1. I think the gates of hell have prevailed against Rome, and against lots of other churches, but suppose they haven’t prevailed against the Roman Catholic Church, suppose Rome and only Rome is God’s True Church. The intelligent move is to always obey Rome, because you won’t get cast into hell for rebelling against Rome, if Rome is God’s True Church, if you don’t rebel against Rome. The Cafeteria Catholics make no sense. Rome is either God’s True Church or else Rome is lost in heresy. Obey Rome if Rome is God’s True Church. Renounce Rome if Rome isn’t. Simple stuff…. Look at 1 Timothy 4. 1-3. Seems like that scripture is targeted right at Rome. But if not, if Rome is God’s True Church, how do you convince Cafeteria Catholics that they are crazy to rebel against Rome? Look at Catholics like Nancy Pelosi and Joe Biden. Why can’t they get with the program and be pro-life and anti-gay-marriage? Well of course they want to win votes to win elections. Why doesn’t Rome excommunicated them? Why doesn’t Rome try to disciple these people to help them get out of their Cafeteria Cathic delusion, to help them avoid eternal hell? Because Rome is all about amassing worldly power. If Rome excommunicated every Cafeteria Catholic, that would be about 95% of all Catholics. Rome would lose lots of power. But then, if I’m wrong, if Rome is God’s True Church, there’s nothing preventing lay Catholics, lay Practicing Catholics, from trying to talk sense into Cafeteria Catholics – into those Catholics who rebel against Rome. Thanks for hearing me out.

    Like

  2. Bill,

    I’m glad you posted and thanks for reading. While I disagree with your conclusion, I appreciate your logic. We agree that if the Catholic Church holds the true faith, then submission to the church is of supreme importance; and if the Church does not, denouncing Her is the only proper response. I denounced the Church for many years before being taken in by Her. I don’t understand indifferentism.

    On the matter of cafeteria Catholics, I cannot conceive of that not being a reality. If the Catholic Church is the church, and if there are to be wheat and tares until the end, then that will take a certain form by necessity. That means, for example, on the lay level, there will be bad politicians, bad businessmen and bad school teachers in it for the wrong reasons.* It means there will be bad priests and bad bishops. But because the church is what it is, there are objective markers within which one might truly take a stand and contend for a known and knowable faith.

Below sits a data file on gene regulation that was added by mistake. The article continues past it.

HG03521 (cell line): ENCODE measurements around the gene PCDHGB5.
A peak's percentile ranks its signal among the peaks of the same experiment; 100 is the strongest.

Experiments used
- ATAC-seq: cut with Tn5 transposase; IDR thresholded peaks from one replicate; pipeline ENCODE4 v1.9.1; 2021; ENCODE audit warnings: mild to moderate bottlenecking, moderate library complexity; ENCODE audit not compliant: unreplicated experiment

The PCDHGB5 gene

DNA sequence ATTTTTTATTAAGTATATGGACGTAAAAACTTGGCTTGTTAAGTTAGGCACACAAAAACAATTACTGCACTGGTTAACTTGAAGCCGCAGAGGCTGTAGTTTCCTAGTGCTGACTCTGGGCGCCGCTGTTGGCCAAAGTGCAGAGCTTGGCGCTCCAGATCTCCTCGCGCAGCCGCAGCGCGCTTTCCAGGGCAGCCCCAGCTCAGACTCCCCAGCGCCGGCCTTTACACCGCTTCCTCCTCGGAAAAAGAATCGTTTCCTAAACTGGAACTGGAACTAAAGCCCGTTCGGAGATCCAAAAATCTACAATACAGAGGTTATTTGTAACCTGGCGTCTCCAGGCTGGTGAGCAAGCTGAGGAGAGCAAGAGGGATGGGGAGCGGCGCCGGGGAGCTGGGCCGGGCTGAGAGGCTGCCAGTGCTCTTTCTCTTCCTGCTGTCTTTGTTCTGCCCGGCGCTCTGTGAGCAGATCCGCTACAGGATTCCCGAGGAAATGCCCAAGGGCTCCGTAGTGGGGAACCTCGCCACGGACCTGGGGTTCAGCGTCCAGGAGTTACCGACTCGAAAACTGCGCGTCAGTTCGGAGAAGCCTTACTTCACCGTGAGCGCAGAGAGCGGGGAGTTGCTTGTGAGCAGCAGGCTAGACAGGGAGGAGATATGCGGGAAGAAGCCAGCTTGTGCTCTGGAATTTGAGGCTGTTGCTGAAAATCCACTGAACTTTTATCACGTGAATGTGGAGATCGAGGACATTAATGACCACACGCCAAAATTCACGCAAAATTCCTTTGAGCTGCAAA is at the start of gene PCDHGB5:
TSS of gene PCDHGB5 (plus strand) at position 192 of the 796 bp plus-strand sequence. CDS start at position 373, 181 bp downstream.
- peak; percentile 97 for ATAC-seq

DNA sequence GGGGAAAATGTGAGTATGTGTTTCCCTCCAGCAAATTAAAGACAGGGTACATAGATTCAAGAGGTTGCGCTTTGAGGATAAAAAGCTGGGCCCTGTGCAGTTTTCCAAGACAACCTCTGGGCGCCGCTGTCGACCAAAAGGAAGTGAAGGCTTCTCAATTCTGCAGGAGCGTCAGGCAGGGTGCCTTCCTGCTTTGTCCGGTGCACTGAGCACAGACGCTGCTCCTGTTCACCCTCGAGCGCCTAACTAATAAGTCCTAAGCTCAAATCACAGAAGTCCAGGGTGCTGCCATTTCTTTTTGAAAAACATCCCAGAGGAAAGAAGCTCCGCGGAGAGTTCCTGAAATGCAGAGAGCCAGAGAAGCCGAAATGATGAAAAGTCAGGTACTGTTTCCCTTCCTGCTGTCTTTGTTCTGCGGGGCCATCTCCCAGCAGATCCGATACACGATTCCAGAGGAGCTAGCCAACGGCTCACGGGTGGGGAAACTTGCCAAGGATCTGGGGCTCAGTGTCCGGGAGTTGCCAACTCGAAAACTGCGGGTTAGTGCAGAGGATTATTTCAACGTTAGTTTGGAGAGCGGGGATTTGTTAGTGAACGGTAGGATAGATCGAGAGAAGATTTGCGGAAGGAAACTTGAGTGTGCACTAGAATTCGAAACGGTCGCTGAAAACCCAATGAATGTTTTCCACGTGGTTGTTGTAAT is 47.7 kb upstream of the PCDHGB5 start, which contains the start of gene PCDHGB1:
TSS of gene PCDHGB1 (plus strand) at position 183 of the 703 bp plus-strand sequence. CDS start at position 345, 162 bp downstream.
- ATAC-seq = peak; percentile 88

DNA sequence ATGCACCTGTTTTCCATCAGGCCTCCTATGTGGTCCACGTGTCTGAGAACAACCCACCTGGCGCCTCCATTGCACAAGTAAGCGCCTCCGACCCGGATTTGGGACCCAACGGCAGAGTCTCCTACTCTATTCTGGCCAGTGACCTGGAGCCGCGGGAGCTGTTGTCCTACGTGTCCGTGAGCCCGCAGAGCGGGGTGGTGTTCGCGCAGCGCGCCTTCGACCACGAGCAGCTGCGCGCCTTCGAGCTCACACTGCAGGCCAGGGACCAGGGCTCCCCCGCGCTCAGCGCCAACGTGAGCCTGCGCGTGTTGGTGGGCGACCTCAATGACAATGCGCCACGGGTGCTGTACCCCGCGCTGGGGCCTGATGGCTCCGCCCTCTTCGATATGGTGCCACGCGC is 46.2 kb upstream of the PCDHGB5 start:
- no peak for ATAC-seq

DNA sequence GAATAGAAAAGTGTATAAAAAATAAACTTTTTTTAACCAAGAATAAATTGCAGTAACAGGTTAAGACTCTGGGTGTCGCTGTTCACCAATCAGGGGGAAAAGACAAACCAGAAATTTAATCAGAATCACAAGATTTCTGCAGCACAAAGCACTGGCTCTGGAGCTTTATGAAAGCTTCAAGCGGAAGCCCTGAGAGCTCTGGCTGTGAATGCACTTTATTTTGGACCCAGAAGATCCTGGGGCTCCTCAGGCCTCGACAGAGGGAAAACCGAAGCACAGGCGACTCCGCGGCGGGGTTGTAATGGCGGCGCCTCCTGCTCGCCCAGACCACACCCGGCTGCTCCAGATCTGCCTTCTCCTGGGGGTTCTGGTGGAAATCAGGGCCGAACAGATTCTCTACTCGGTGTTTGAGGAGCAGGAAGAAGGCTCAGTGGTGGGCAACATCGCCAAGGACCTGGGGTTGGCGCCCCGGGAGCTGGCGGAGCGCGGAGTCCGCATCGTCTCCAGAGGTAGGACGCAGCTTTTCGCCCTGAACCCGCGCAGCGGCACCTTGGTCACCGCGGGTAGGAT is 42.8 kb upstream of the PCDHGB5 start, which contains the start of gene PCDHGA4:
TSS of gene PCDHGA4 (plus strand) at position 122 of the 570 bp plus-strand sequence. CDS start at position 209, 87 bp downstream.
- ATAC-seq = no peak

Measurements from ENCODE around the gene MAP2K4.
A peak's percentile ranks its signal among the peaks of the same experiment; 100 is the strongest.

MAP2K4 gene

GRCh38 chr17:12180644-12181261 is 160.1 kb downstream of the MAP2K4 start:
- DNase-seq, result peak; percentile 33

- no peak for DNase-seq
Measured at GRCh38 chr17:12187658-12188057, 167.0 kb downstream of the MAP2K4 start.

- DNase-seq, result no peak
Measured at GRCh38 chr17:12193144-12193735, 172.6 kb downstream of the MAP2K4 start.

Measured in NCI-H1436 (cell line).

You mentioned 1 Timothy 4:1-3. I used to hold pet objections to the Roman Catholic Church. I’m not dismissing your objection out of hand; only taking the chance to say that I once held objections which, once I dug in and stopped relying on anti-Catholic authors and preachers, started to vanish. I let the Church defend Herself. As for asceticism, there is so little expected of the faithful that it’s almost embarrassing. As for priestly celibacy, the Church’s discipline (not dogma) is quite Scriptural and beautiful when you actually study it. I will let other apologists answer your objection, but I encourage you to write them all down in a list. And dig in.

    Blessings on the journey,

    Danny

    *I don’t contrast “bad Catholics” with myself, as if I’ve arrived and I’m one of the good ones. We are all to be constantly repenting and converting. But I get your point about public figures holding positions patently contrary to the Church’s teaching.

    Like

Leave a Reply

Fill in your details below or click an icon to log in:

WordPress.com Logo

You are commenting using your WordPress.com account. Log Out /  Change )

Google+ photo

You are commenting using your Google+ account. Log Out /  Change )

Twitter picture

You are commenting using your Twitter account. Log Out /  Change )

Facebook photo

You are commenting using your Facebook account. Log Out /  Change )

Connecting to %s